Watching Television in the 1950s
Once Mr. Bernstein won the franchise to set up a television company for transmission to the North of England, this fledgling television company became his main area of interest and it began to take up more and more of his time. Granada TV soon necessitated his flying between London and Manchester in his own aeroplane to oversee his new business leaving his brother, Cecil, in charge of the cinemas. Soon Mr. Bernstein, as a result of the growth of Granada TV, brought his brother over to the television side and delegated their cinema interests to others.
Granada Television Studios, Manchester – known as Granada Land
Top Right: Granada Television Studios during building
Bottom Left: Sidney Bernstein on the roof of Granada Television Studios in the 1960s
The Bernsteins once oversaw a Theatre Circuit of sixty-six theatres. However, times change, and by the late 1950s with the sharp fall in ticket sales, the least profitable cinemas of the circuits began to close.
I remember this time well and was horrified by the vast number of closures that I saw on a visit to South London in 1959. So many Gaumonts were suddenly closed and many of the buildings were left empty and slowly began to decay until they eventually had to be demolished.
From the late 1950s, the major cinema circuits, including Granada, attempted to diversify the use of their cinemas in the hope of maintaining profitability. This took the form of allowing them to become venues for One-Night-Only-Rock ‘n’ Roll Shows and Wrestling Extravaganzas. Only the largest theatres in the Granada Circuit were used for such stagings and, as profitable as such events were, they only filled the theatres where they played for one night only.
In a further attempt to improve ticket sales, many theatres and cinemas were converted into twins or even triples, but even this did not reverse their fortunes. Throughout the 1960s, cinemas continued to close and the once gigantic Cinema Circuits were now but mere shadows of their former selves.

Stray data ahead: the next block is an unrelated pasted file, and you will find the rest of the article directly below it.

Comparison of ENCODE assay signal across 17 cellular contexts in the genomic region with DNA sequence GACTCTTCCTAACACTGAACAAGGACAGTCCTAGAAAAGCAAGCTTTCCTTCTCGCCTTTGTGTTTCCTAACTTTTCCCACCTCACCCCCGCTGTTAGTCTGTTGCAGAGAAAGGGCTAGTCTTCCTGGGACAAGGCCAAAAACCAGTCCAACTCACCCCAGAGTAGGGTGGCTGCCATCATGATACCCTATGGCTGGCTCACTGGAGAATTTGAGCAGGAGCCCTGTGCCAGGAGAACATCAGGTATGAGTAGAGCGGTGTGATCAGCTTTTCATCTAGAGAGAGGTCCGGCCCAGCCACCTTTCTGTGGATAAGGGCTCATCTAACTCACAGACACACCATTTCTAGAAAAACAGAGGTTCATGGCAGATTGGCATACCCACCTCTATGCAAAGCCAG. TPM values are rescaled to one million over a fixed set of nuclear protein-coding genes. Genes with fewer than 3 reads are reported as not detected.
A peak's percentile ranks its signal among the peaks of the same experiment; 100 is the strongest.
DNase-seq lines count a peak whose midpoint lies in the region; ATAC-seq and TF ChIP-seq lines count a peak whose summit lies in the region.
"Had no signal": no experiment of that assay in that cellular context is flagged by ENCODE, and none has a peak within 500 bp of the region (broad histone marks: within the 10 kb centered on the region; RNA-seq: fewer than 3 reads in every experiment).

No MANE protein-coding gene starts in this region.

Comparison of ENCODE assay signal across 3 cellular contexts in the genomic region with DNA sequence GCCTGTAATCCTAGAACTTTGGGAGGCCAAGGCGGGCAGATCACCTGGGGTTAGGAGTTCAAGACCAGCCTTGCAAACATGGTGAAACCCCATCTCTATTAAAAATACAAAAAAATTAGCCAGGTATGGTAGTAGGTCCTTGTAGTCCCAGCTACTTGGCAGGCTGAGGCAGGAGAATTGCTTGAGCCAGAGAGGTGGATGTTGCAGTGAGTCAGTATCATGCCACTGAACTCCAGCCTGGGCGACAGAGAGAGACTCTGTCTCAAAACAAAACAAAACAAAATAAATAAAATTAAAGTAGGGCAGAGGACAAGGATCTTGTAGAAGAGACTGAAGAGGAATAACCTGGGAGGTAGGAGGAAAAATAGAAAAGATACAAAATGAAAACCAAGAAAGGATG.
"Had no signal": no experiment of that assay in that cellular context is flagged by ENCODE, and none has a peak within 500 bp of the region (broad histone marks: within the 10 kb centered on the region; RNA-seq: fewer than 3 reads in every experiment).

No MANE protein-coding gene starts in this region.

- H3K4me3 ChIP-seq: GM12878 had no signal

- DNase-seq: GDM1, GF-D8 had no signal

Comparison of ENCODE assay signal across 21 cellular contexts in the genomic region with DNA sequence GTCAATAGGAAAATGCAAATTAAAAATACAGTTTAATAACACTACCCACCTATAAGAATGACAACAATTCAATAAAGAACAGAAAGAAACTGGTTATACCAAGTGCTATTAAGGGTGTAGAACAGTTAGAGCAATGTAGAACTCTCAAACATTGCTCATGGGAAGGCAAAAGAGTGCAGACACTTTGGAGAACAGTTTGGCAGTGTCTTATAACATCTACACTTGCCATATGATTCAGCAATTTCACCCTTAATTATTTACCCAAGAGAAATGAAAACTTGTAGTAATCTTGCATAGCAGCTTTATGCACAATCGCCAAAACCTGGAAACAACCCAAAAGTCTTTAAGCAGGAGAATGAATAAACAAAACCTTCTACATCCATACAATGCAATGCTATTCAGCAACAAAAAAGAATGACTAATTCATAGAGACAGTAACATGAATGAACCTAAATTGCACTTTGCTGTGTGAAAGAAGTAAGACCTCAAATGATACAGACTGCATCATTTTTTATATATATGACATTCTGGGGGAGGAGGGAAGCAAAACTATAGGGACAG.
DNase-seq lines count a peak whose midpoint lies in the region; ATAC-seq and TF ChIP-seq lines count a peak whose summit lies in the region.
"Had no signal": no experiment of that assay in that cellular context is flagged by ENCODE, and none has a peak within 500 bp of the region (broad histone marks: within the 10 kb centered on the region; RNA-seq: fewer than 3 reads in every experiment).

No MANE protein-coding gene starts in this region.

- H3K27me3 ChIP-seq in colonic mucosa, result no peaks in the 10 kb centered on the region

However, there was one hope left that was to save many of their remaining cinema buildings from demolition, at least for a while that is, and this was Bingo.
The Rank Organisation began to convert cinemas into Top Rank Bingo Clubs in 1961. As the reader will know, I was somewhat upset by the closure of the Odeon Hackney Road, which was one of the first conversions to occur.
Odeon Hackney Road (1970?) as a TOP RANK BINGO CLUB (part of The Rank Group)
Soon the ABC and Rank Circuits were converting their cinemas into Bingo Halls and Social Clubs at a furious rate in an attempt to keep many of them in operation. Granada moved cautiously into Bingo, even though it was lucrative business and maintained a low profile until the 1968 Gaming Act legalised Bingo and permitted the company to feel more comfortable about its business involvement and the longevity of the game’s consumer appeal.
Granada started by allowing some of its theatres to offer Bingo sessions on a limited basis – at first just several afternoons each week – with films being screened during the evenings. Once Bingo’s popularity increased, the number of sessions likewise increased and eventually the remaining single screen theatres were converted into full-time Granada Bingo Social Clubs. Despite the apparent success of Bingo, not all theatres were converted: for example, the Granada Clapham Junction and the Century Slough were sold and became supermarkets. And the Granada Theatre Tooting was deemed inappropriate for Bingo!
The site was redeveloped as a Waitrose Supermarket,which itself was later demolished and replaced.
I find it difficult to believe that even the flagship theatre, The Granada Theatre Tooting – The Jewel of the Circuit – was not immune to the decline in ticket sales. The situation was proving ominous: by 1965, the circle was generally closed during matinees and by 1972 ticket sales had fallen to an all-time low. The future of the theatre suddenly appeared tenuous especially since Mr. Bernstein felt that the architecture of the building precluded it from being converted into a Bingo Hall.
By 1972, Mr. Bernstein believed that this glorious theatre has served its purpose and should be demolished. This intention led to a battle between the public, borough councils and Granada PLC, which may be read about more fully later in this series in the story on The Granada Theatre Tooting.
Eventually most of the theatres in The Granada Theatre Circuit stopped screening films due to the continued decline in attendance. Some were demolished, others were sold, but many were converted into Bingo Social Clubs, which allowed them to maintain profitability until these too were eventually sold.
With The Bernsteins at the helm, Granada TV became the crème-de-la-crème of the television companies that made up Britain’s Independent Television. By January 1957, Granada was responsible for all the top ten rated programmes receivable in its region and the company soon came to be regarded as one of the most progressive of the Independent Television contractors. The Granada Group’s profits during its first year were £218,204, which had grown to £43 million by 1980.